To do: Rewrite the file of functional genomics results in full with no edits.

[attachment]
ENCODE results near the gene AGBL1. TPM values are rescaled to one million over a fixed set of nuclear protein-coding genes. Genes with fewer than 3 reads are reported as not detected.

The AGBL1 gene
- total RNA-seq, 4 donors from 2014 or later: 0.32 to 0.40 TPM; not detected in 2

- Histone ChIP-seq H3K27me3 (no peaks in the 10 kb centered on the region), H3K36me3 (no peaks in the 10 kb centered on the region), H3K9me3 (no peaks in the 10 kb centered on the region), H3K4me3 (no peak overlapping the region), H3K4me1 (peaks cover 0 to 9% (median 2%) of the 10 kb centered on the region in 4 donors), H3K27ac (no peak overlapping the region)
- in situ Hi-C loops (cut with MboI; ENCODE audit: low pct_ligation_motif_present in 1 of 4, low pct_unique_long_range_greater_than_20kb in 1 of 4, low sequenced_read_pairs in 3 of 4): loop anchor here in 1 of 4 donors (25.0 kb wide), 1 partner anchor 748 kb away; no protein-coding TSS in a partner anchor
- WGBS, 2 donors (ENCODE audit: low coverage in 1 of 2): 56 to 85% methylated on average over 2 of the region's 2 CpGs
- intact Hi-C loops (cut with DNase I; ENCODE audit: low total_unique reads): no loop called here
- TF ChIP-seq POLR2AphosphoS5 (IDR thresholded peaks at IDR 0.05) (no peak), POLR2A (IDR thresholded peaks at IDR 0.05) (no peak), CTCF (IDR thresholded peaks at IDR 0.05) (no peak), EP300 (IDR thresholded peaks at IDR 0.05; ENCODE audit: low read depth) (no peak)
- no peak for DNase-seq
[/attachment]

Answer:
ENCODE results near the gene AGBL1. TPM values are rescaled to one million over a fixed set of nuclear protein-coding genes. Genes with fewer than 3 reads are reported as not detected.

The AGBL1 gene
- total RNA-seq, 4 donors from 2014 or later: 0.32 to 0.40 TPM; not detected in 2

- Histone ChIP-seq H3K27me3 (no peaks in the 10 kb centered on the region), H3K36me3 (no peaks in the 10 kb centered on the region), H3K9me3 (no peaks in the 10 kb centered on the region), H3K4me3 (no peak overlapping the region), H3K4me1 (peaks cover 0 to 9% (median 2%) of the 10 kb centered on the region in 4 donors), H3K27ac (no peak overlapping the region)
- in situ Hi-C loops (cut with MboI; ENCODE audit: low pct_ligation_motif_present in 1 of 4, low pct_unique_long_range_greater_than_20kb in 1 of 4, low sequenced_read_pairs in 3 of 4): loop anchor here in 1 of 4 donors (25.0 kb wide), 1 partner anchor 748 kb away; no protein-coding TSS in a partner anchor
- WGBS, 2 donors (ENCODE audit: low coverage in 1 of 2): 56 to 85% methylated on average over 2 of the region's 2 CpGs
- intact Hi-C loops (cut with DNase I; ENCODE audit: low total_unique reads): no loop called here
- TF ChIP-seq POLR2AphosphoS5 (IDR thresholded peaks at IDR 0.05) (no peak), POLR2A (IDR thresholded peaks at IDR 0.05) (no peak), CTCF (IDR thresholded peaks at IDR 0.05) (no peak), EP300 (IDR thresholded peaks at IDR 0.05; ENCODE audit: low read depth) (no peak)
- no peak for DNase-seq